Insulin resistance (IR) and type 2 diabetes mellitus (T2DM) have been found to be associated with postprandial hypertriglyceridemia (PPHTg). However, whether PPHTg can cause IR and diabetes is not clear. We therefore investigated the role of PPHTg in development of T2DM in rat model of T2DM. 96 male Wistar rats were randomized into four groups (24 rats each). Control Group A, high sucrose diet (HSD) Group B, HSD+Pioglitazone (10mg/kg/day) Group C and HSD+Atorvastatin (20mg/kg/day) Group D. Fat and glucose tolerance tests were done at regular intervals in all groups besides insulin and body weight measurement. At 26 weeks, low dose streptozotocin (15mg/kg,i.p.) was given to half of the rats. All rats were followed up till 48 weeks. PPHTg developed as early as week 2 in Group B and stabilized by week 14. Group B displayed highest PPHTg compared to other groups. Atorvastatin treatment (Group D) abolished PPHTg which became comparable to controls, pioglitazone treatment partially blunted PPHTg resulting in intermediate PPHTg. Group B with highest PPHTg showed highest subsequent IR, glucose intolerance (GI) and highest incidence of prediabetes at week 26 and diabetes at week 34 and 46 compared to other groups. Group D rats displayed lower IR, GI, low incidence of prediabetes and diabetes at these time points compared to Groups B and C. ROC analysis showed that triglyceride area under the curve of each time point significantly predicts the risk of diabetes. Present study provides the evidence that PPHTg predicts the development of IR, GI and T2DM in rat model of diet induced T2DM. PMID:26808523

  4. Ferritin as a Risk Factor for Glucose Intolerance amongst Men and Women Originating from the Indian Subcontinent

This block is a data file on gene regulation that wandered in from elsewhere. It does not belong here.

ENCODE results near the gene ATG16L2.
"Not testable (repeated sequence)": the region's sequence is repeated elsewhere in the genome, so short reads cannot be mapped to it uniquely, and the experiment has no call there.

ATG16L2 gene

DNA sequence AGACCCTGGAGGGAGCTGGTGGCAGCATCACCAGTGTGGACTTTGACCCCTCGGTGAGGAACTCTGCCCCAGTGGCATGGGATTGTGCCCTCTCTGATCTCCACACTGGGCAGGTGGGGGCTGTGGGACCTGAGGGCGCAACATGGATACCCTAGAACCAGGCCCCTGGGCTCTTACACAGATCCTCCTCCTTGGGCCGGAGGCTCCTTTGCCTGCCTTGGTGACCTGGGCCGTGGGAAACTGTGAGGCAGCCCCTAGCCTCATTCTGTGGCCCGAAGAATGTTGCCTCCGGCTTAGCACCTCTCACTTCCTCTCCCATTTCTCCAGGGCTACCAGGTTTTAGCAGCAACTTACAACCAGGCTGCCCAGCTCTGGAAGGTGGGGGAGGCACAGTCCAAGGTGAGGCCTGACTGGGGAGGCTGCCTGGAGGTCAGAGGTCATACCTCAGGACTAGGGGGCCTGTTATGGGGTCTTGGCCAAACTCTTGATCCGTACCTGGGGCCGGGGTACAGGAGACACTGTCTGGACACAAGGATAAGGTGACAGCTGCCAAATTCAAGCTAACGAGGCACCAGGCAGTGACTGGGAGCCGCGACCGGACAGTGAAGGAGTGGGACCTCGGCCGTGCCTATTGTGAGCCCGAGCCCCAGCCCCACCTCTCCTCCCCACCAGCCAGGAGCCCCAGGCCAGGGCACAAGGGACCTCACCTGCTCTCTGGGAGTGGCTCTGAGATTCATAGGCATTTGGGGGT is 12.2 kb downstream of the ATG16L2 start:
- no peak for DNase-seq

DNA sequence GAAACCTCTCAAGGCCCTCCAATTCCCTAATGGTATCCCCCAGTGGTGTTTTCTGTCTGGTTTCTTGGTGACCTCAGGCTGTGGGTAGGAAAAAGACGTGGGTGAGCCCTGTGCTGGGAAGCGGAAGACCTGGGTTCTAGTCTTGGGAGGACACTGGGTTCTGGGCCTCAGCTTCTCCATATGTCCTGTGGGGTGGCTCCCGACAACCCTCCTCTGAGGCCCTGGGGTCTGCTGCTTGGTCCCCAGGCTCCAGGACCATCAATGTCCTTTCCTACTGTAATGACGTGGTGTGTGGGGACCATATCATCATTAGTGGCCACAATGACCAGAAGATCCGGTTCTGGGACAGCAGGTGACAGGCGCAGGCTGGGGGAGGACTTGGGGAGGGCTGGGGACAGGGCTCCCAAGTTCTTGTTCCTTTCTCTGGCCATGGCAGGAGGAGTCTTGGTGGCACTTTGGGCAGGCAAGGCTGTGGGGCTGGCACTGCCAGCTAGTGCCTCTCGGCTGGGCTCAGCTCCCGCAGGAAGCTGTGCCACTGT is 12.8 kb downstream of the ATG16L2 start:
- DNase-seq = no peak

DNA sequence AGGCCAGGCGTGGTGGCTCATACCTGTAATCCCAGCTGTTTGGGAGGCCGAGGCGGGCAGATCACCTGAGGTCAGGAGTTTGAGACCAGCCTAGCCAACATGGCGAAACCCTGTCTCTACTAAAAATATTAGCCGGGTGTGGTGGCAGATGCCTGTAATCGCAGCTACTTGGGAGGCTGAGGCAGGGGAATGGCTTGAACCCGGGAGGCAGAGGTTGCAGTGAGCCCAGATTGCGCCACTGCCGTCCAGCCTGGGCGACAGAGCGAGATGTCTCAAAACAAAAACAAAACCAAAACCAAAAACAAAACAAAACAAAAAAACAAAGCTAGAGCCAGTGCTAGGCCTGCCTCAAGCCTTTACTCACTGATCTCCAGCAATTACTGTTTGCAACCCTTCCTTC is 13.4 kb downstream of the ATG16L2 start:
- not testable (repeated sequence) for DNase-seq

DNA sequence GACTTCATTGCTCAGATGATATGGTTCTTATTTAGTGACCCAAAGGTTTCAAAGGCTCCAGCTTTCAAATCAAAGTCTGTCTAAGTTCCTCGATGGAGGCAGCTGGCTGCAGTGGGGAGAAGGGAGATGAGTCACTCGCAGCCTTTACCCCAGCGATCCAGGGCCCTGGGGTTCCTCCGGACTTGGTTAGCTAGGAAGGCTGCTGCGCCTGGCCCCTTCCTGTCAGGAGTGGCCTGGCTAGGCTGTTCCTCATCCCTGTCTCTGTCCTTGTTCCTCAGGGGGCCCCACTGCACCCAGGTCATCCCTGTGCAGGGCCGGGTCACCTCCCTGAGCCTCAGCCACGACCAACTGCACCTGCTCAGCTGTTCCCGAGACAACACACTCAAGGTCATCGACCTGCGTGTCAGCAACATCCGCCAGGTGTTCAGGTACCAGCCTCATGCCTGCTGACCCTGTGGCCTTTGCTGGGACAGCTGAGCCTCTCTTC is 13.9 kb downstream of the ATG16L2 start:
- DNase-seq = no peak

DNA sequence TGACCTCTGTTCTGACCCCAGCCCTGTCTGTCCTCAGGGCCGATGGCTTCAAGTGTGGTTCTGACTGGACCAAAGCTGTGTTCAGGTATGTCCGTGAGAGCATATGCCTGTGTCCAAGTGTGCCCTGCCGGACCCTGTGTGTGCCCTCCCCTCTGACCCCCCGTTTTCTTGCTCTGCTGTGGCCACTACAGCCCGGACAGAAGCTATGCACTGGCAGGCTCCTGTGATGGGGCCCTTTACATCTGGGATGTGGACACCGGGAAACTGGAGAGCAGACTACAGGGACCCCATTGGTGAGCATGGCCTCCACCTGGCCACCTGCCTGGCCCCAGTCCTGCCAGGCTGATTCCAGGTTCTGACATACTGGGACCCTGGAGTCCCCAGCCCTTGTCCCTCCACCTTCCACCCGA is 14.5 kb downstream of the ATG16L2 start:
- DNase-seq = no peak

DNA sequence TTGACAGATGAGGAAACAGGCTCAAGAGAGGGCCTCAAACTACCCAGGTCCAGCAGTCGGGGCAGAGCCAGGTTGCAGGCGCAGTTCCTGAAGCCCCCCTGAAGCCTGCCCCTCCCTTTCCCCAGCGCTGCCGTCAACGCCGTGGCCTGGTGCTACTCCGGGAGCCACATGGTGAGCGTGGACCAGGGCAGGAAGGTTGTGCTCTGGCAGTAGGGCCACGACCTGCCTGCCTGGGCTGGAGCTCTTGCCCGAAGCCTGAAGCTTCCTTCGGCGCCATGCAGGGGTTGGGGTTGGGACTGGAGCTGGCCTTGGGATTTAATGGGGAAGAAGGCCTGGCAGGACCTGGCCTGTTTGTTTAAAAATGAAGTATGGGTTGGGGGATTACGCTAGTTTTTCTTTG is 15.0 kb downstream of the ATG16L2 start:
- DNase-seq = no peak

PubMed Central

    Hughes, Elizabeth A.; Patel, Jeetesh V.; Bredow, Zosia; Gill, Paramjit S.; Chackathayil, Julia; Agaoglu, Elif S.; Flinders, Paul; Mirrielees, Rebecca

    2015-01-01

    Background. Serum ferritin predicts the onset of diabetes; however, this relationship is not clear amongst South Asians, a population susceptible to glucose intolerance and anaemia. Objective. This study tests whether ferritin levels reflect glucose tolerance in South Asians, independent of lifestyle exposures associated with Indian or British residence. Methods. We randomly sampled 227 Gujaratis in Britain (49.8 (14.4) years, 50% men) and 277 contemporaries living in Gujarati villages (47.6 (11.8) years, 41% men). Both groups underwent a 75?g oral-glucose-tolerance test. We evaluated lifestyle parameters with standardised questionnaires and conducted comprehensive clinical and lab measurements. Results. Across sites, the age-adjusted prevalence of diabetes was 9.8%. Serum ferritin was higher amongst diabetics (P = 0.005), irrespective of site, gender, and central obesity (P ? 0.02), and was associated with fasting and postchallenge glucose, anthropometry, blood pressure, triglycerides, and nonesterified fatty acids (P < 0.001). Diabetes was less in those with low ferritin (<20?mg/mL), P < 0.008, and risk estimate = 0.35 (95% CI 0.150.81), as were blood pressure and metabolic risk factors. On multivariate analysis, diabetes was independently associated with ferritin (P = 0.001) and age (P < 0.001). Conclusion. Ferritin levels are positively associated with glucose intolerance in our test groups, independent of gender and Indian or UK lifestyle factors. PMID:26347777

  5. MyD88 regulates physical inactivity-induced skeletal muscle inflammation, ceramide biosynthesis signaling, and glucose intolerance.

    PubMed

    Kwon, Oh Sung; Tanner, Ruth E; Barrows, Katherine M; Runtsch, Marah; Symons, J David; Jalili, Thunder; Bikman, Benjamin T; McClain, Donald A; O'Connell, Ryan M; Drummond, Micah J

    2015-07-01